The highest priority of any law enforcement agency is to protect the communities it serves. When it comes to enforcing our nation's immigration laws, U.S. Immigration and Customs Enforcement (ICE) focuses its limited resources on those who have been arrested for breaking criminal laws.
U.S. Immigration and Customs Enforcement (ICE) prioritizes the removal of criminal aliens, those who pose a threat to public safety, and repeat immigration violators.
Secure Communities, an information sharing partnership between two federal agencies – ICE and the Federal Bureau of Investigation (FBI) – prioritizes removal resources on individuals who are found to be illegally in the country after being arrested for other crimes.
Secure Communities is a simple and common sense way to carry out ICE's priorities. For decades, local jurisdictions have shared the fingerprints of individuals who are booked into jails with the FBI to see if they have a criminal record. Recently, Congress has mandated that the FBI share this information with ICE. Under Secure Communities, the FBI automatically sends the fingerprints to ICE to check against its immigration databases. If these checks reveal that an individual is unlawfully present in the United States or otherwise removable due to a criminal conviction, ICE takes enforcement action – prioritizing the removal of individuals who present the most significant threats to public safety as determined by the severity of their crime, their criminal history, and other factors – as well as those who have repeatedly violated immigration laws.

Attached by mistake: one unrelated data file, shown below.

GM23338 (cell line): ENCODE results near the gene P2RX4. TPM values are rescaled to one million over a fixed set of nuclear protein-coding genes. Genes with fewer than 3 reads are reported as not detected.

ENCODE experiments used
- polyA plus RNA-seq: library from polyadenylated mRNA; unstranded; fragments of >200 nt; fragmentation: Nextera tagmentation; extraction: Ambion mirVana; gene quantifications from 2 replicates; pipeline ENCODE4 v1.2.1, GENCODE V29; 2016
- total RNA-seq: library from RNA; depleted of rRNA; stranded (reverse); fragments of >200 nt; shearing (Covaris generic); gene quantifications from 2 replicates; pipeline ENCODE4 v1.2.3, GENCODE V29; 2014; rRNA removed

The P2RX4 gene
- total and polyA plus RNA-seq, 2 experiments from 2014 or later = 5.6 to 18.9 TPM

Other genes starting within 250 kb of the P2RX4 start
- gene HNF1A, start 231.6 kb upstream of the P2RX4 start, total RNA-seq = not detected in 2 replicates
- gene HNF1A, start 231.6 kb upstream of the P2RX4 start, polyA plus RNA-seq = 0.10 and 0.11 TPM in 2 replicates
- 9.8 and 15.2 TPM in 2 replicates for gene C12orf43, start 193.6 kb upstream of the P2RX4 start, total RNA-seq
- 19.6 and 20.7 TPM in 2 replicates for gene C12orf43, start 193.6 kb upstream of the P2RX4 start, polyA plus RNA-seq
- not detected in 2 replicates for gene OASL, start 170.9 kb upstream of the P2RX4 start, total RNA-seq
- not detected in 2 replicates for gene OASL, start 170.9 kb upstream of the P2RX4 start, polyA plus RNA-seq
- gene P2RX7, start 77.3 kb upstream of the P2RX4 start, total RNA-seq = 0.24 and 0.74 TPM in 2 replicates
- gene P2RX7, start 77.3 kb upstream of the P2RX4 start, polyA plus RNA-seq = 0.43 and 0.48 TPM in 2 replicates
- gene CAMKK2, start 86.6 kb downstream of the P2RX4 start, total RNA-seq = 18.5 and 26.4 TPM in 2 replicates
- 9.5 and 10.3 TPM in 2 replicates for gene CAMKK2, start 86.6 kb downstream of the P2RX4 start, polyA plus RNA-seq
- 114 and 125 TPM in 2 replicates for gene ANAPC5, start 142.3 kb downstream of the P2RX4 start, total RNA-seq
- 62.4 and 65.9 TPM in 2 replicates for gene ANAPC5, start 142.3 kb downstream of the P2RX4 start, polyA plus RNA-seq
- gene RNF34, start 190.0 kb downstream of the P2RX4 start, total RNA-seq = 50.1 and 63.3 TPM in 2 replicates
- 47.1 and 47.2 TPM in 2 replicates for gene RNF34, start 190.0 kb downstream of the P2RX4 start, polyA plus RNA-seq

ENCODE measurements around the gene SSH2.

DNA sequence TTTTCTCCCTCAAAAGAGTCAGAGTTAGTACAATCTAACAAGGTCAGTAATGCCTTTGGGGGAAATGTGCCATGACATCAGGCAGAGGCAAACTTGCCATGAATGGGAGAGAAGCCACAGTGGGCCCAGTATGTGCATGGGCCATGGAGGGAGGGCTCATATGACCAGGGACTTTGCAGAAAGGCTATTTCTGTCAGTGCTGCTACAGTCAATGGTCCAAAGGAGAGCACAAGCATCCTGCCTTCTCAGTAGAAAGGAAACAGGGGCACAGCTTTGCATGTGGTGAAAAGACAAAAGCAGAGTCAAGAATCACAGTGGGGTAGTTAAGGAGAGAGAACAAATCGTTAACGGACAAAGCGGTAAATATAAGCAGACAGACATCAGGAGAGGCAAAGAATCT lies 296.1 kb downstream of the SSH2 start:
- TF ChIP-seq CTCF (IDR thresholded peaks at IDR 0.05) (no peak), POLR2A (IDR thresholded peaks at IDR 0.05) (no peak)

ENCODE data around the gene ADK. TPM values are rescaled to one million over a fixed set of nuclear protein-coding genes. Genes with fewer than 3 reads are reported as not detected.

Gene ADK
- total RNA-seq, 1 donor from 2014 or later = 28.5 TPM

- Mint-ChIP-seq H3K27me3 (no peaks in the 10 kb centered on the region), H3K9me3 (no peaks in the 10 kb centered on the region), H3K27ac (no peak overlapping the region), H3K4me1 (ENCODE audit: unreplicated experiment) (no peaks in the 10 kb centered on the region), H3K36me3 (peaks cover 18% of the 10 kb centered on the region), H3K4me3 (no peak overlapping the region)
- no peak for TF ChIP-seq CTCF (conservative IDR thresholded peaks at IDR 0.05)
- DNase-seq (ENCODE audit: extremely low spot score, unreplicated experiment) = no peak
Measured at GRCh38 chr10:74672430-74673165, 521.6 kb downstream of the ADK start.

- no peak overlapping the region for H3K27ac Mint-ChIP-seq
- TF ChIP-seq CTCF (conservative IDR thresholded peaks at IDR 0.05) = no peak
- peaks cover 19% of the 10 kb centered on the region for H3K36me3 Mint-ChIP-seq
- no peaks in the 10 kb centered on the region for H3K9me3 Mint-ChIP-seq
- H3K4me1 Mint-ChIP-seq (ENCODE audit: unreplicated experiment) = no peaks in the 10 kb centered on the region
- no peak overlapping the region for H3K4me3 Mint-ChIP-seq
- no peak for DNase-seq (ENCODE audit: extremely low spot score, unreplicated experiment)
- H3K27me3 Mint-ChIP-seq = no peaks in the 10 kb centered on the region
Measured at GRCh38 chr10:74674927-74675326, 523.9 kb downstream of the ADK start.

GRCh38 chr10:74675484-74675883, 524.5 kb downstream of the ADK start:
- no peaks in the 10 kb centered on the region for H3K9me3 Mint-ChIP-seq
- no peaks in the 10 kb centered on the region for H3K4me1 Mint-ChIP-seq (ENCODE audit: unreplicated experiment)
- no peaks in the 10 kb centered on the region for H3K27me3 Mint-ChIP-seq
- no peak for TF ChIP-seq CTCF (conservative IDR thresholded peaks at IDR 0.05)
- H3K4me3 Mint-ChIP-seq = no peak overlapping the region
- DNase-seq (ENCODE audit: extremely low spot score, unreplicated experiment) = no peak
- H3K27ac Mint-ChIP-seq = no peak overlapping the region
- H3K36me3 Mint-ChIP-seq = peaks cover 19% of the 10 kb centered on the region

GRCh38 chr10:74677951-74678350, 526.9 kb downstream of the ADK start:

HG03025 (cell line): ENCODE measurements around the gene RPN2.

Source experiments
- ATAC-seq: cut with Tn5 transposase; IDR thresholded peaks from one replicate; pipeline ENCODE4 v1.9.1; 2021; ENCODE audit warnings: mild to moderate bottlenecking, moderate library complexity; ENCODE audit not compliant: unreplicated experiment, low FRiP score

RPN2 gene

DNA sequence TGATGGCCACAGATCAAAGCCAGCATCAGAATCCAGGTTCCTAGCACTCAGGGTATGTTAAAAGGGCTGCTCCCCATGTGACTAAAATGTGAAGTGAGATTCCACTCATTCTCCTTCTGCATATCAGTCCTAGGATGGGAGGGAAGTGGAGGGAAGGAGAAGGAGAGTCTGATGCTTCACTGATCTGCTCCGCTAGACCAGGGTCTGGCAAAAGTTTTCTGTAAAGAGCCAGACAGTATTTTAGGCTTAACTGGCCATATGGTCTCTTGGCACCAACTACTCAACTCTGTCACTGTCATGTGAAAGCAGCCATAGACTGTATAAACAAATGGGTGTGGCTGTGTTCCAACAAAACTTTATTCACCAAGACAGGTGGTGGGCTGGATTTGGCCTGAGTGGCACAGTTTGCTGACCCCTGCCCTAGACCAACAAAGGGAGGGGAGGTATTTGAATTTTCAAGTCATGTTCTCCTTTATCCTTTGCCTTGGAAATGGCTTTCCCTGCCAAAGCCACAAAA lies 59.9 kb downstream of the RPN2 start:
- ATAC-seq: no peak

Secure Communities imposes no new or additional requirements on state and local law enforcement, and the federal government, not the state or local law enforcement agency, determines what immigration enforcement action, if any, is appropriate.
Only federal officers make immigration decisions, and they do so only after an individual is arrested for a criminal violation of state law, separate and apart from any violations of immigration law.